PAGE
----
temp_src:long_name = "runoff temperature" ;
            temp_src:units = "Degrees Celcius" ;
    double salt_src(n_qbar, salt_src_time) ;
            salt_src:long_name = "runoff salinity" ;
            salt_src:units = "psu" ;
    double MUD1_src_time(MUD1_src_time) ;
            MUD1_src_time:long_name = "runoff time" ;
            MUD1_src_time:units = "days" ;
            MUD1_src_time:long_units = "days since 1900-01-01" ;
    double MUD1_src(n_qbar, MUD1_src_time) ;
  6. Initial conditions for the sediment cover

    There are mainly 2 options:

    • Uniform sediment cover

      In paraMUSTANG*.txt:

      l_unised = .true.       ! boolean set to true for a uniform bottom initialization
      fileinised =  './Init.nc' ! File for initialisation (if l_unised is False)
      hseduni = 0.03           ! initial uniform sediment thickness(m)
      cseduni= 1500.0          ! initial sediment concentration
      csed_mud_ini = 550.0      ! mud concentration into initial sediment (if =0. ==> csed_mud_ini=cfreshmud)
      ksmiuni = 1             ! lower grid cell indices in the sediment
      ksmauni = 10             ! upper grid cell indices in the sediment

      And then, the fraction of each sediment variable in the seafloor is defined with cini_sed_n() in parasubsance_MUSTANG.txt

    • Read the sediment cover from a netcdf file or restart from a RESTART file

      In paraMUSTANG*.txt:

      l_repsed=.true.        ! boolean set to .true. if sedimentary variables are initialized from a previous run
      filrepsed='./repsed.nc' ! file from which the model is initialized for the continuation of a previous run

      The netcdf file needs to have the concentration values under the names NAME_sed, with NAME corresponding to the names defined in the SUBSTANCE input files. The number of vertical levels (ksmi, ksma) and the layer thickness (DZS) also need to be defined. The file structure is similar to the RESTART netcdf file, and filerepsed can be used to restart from a CROCO RESTART file.

      Header of an example sediment cover file:

      ni = 821 ;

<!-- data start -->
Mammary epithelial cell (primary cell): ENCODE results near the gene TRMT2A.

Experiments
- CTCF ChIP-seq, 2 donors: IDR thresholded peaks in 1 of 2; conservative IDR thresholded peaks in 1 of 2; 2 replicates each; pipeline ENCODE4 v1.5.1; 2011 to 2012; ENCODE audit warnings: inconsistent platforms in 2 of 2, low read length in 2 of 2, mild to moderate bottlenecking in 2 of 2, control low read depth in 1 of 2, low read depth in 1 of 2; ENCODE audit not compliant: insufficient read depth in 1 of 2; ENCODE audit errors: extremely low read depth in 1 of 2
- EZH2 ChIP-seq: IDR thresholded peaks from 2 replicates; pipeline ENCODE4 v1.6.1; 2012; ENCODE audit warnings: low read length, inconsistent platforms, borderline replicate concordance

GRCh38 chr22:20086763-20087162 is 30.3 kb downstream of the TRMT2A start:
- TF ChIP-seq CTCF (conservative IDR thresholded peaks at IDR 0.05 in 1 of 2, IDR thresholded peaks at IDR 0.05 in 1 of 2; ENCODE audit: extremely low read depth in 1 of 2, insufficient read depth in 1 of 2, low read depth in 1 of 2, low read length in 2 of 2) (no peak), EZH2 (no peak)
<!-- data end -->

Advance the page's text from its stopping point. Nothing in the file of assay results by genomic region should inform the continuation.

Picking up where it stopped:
nj = 623 ;
      time = UNLIMITED ; // (1 currently)
      level = 10 ;
      double latitude(nj, ni) ;
      double longitude(nj, ni) ;
      double time(time) ;
      double level(level) ;
      double ksmi(time, nj, ni) ;
      double ksma(time, nj, ni) ;
      double DZS(time, level, nj, ni) ;
      double temp_sed(time, level, nj, ni) ;
      double salt_sed(time, level, nj, ni) ;
      double GRAV_sed(time, level, nj, ni) ;
      double SAND_sed(time, level, nj, ni) ;
      double MUD1_sed(time, level, nj, ni) ;

    Alternatively there is a 3rd option possible. If l_repsed=.false. and l_unised=.false., you can specify the filename of your sediment cover dataset (fileinised), but then it is up to you to write yourself the piece of code to read it in initMUSTANG.F90 in the subroutine MUSTANG_sedinit.

    How to prescribe the concentration for the initialisation :

    • Uniform sediment cover. If you use a uniform sediment cover, the initial fraction of each sediment class is read in parasubastance_MUSTANG.txt. Then the concentration of each sediment class is a fraction of cseduni defined in paraMUSTANG.txt (i.e. cv_sed(iv)=cini_sed_n(iv) x cseduni). However, since you prescribe cseduni, it is not necessarily similar to what the model total concentration should be for the same sediment mixture, unless you used the same porosity model as in MUSTANG to compute cseduni.

      With MUSTANG V2, after initialisation, the sediment concentration is adjusted in every layers to match the model porosity law. Hence the initial mass is not preserved, but the bed height and the sediment class fractions are.

      With MUSTANG V1, by default the sediment concentration is not adjusted. In this case, what will happen is that the first time erosion happens, the very first deposit could have a very different porosity to the initial state, and induce an abrupt bed height change. You can select l_init_hsed=.true. to bypass this issue. While adjusting the sediment concentration, it will also adjust the sediment height to conserve the initial mass.


      With MUSTANG V2 we recommend using l_init_hsed=.false. since the subroutine associated with this boolean uses the porosity model of V1.

    • RESTART. If you use l_repsed=.true., l_init_hsed is not even read. In V1, the sediment concentrations that you specify will not be overwritten. It means that you have to start with concentrations that follow the porosity law of the model. In V2, concentrations are overwritten in all layers after computing the porosity for the sediment mixture. In this cas you can specify concentration that are just a fraction of an arbitrary constant total sediment concentration.


    In version 1, you can impose no sediment in a grid cell by imposing ksmi=1 and ksma=0. This could be useful to define reefs for instance. In Version 2 you need at least one sediment layer everywhere. The first layer is never eroded, but is needed to manage the small sediment mass that can be left in the layer just above. To avoid potential issue when computing concentrations for very thin layers, thin layers are merged with underlying layers. Therefore, when initializing sediment concentrations make sure to have at least one layer everywhere.